Archive of ‘Poetry’ category

Who Can Endure?

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“. . . For Who Can Endure the Day of His Coming?”–Malachi 3:2

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When an Angel
snapped the old thin threads of speech
with an untimely birth
announcement, slit
the seemly cloth of an even
more blessed event with the
shears of miracle,
invaded the privacy of a dream,
multiplied
to ravage the dark silk of the sky, the
innocent ears
with swords of sound: news in a new dimension demanded
qualification.
The righteous were as vulnerable as others.
they trembled for those strong
antecedent fear nots, whether goat-
herds, virgins, workers in wood or
holy barren priests.

In our nights our
complicated modern dreams rarely
flower into visions. No
contemporary Gabriel
dumbfounds our worship, or burning,
visits our bedrooms. No
sign-post satellite hauls us, earth-bound but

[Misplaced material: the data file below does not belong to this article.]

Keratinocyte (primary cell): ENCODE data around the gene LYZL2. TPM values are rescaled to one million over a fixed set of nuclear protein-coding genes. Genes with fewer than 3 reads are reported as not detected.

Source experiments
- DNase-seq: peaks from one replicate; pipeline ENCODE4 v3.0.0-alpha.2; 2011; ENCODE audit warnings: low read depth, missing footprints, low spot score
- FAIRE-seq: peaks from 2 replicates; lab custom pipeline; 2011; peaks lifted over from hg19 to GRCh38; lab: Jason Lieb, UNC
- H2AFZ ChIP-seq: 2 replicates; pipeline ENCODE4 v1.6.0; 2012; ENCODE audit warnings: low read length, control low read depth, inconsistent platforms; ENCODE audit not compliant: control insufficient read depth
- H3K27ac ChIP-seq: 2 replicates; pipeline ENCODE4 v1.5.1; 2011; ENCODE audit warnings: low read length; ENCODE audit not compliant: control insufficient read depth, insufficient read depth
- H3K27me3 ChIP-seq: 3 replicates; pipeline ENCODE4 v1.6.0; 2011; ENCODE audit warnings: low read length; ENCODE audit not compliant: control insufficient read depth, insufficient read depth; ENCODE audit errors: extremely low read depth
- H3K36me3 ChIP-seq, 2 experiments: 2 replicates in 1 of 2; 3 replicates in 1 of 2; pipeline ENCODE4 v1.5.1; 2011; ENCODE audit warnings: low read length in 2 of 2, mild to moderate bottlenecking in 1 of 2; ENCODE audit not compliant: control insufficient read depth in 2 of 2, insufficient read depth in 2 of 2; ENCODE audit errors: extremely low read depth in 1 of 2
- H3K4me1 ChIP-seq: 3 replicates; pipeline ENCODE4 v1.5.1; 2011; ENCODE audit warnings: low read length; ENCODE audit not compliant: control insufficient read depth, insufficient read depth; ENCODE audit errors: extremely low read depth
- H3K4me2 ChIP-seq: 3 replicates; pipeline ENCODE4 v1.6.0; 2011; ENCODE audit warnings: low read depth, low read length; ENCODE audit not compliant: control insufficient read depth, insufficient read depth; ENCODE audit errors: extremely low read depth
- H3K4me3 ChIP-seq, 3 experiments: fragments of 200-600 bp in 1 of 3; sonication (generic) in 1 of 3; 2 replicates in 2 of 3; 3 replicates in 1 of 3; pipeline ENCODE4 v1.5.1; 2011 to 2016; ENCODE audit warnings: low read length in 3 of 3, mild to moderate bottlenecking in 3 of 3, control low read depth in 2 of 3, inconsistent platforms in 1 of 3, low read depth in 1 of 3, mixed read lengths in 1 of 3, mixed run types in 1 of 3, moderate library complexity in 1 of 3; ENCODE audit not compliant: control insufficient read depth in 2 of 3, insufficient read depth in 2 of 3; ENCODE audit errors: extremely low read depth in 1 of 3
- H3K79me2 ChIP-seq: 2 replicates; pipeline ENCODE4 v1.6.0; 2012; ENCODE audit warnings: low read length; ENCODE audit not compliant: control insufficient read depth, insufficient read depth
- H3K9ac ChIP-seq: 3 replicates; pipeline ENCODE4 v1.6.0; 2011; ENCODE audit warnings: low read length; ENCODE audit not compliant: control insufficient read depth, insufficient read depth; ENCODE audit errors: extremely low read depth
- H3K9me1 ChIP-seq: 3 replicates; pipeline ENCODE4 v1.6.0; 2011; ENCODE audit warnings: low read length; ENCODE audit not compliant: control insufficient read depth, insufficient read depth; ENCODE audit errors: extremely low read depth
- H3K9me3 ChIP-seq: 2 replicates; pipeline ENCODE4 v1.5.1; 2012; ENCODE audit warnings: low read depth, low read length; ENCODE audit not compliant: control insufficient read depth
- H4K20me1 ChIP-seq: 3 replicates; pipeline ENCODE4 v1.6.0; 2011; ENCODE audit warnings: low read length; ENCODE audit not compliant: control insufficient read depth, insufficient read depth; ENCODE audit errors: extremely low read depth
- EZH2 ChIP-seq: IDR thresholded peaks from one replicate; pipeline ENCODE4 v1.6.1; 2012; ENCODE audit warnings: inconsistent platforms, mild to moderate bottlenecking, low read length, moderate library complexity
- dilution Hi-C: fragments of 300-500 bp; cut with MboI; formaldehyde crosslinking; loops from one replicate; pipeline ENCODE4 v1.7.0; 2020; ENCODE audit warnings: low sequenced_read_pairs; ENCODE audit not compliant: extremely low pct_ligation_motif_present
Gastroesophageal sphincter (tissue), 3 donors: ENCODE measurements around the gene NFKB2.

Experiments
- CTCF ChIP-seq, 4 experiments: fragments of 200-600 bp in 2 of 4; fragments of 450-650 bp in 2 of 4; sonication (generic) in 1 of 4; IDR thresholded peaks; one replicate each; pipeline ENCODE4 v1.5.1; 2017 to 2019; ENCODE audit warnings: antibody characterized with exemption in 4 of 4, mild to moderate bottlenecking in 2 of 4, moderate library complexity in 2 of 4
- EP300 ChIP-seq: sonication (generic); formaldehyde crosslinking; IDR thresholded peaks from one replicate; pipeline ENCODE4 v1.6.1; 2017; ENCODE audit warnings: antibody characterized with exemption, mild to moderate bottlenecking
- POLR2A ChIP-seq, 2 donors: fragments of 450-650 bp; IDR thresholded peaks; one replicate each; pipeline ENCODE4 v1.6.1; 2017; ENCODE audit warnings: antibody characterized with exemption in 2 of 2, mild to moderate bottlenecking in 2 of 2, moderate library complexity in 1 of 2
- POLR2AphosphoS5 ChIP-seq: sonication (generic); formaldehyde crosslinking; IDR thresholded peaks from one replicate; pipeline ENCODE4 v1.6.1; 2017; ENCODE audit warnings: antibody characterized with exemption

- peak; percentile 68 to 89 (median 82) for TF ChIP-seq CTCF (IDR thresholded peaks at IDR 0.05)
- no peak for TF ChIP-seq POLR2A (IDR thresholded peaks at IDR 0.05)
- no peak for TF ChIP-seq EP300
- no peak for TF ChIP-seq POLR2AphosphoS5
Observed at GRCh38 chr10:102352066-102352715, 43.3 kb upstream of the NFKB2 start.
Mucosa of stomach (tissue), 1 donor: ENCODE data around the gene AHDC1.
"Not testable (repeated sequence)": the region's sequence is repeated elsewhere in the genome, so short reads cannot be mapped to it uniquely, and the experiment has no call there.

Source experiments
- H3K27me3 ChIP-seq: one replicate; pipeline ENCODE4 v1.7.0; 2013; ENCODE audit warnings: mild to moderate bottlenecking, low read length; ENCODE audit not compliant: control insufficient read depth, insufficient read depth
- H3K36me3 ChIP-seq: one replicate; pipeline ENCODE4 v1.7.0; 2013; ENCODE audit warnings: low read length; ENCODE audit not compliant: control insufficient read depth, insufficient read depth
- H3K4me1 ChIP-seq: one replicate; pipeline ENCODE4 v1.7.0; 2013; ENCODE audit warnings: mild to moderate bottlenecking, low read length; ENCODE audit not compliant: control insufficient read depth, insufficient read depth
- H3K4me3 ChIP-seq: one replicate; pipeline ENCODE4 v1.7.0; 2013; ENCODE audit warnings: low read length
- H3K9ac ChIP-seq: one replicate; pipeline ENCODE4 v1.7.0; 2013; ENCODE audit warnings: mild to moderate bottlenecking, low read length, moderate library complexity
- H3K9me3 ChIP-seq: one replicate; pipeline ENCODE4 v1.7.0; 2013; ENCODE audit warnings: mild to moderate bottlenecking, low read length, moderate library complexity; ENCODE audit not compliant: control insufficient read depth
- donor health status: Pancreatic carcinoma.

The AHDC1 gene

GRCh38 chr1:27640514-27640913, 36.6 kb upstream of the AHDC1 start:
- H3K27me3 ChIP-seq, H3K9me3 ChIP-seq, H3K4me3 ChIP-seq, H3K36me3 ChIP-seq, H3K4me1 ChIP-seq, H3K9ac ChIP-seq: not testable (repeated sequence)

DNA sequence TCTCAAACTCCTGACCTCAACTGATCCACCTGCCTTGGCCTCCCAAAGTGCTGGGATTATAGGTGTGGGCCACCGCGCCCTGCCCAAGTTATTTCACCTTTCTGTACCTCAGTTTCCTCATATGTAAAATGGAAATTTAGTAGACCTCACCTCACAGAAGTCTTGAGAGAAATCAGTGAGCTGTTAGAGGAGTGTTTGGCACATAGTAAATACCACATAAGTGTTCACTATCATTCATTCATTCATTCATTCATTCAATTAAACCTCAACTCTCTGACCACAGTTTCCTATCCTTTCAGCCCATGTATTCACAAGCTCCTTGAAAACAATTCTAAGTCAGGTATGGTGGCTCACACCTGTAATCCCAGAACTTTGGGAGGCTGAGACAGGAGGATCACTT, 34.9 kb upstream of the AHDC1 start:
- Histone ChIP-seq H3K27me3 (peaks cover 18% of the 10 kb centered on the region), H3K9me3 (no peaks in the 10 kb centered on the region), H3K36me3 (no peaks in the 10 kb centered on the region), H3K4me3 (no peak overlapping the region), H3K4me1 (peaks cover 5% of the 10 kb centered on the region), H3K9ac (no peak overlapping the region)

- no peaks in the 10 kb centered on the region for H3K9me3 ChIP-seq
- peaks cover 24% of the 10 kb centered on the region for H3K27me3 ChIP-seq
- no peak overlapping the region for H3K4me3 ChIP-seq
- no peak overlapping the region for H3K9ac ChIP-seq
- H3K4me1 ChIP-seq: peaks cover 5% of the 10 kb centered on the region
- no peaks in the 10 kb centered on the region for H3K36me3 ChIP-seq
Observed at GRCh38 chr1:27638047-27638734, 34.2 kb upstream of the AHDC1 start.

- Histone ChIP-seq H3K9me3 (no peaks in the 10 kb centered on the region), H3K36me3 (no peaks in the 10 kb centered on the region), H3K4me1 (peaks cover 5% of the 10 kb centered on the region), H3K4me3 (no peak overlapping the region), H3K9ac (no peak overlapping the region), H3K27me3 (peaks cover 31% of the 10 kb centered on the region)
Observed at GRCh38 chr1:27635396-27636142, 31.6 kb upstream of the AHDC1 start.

star-struck, half
around the world with hope.

Are our sensibilities
too blunt to be assaulted
with spatial power-plays and far-out
proclamations of peace? Sterile,
skeptics, yet we may be broken
to his slow silent birth
(new-torn, new-
born ourselves at his
beginning new in us).
His bigness may still burst
out self-containment
to tell us—without angels’ mouths—
fear not.

God knows we need to hear it, now
when he may shatter
with his most shocking coming
this proud cracked place
and more if, for longer waiting,
he does not.–Luci Shaw

Photography by Melissa Thomas. Taken in Rome, Italy. Used with permission.

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Gifts in The Valley of Vision

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Gift of Gifts

O Source of all Good,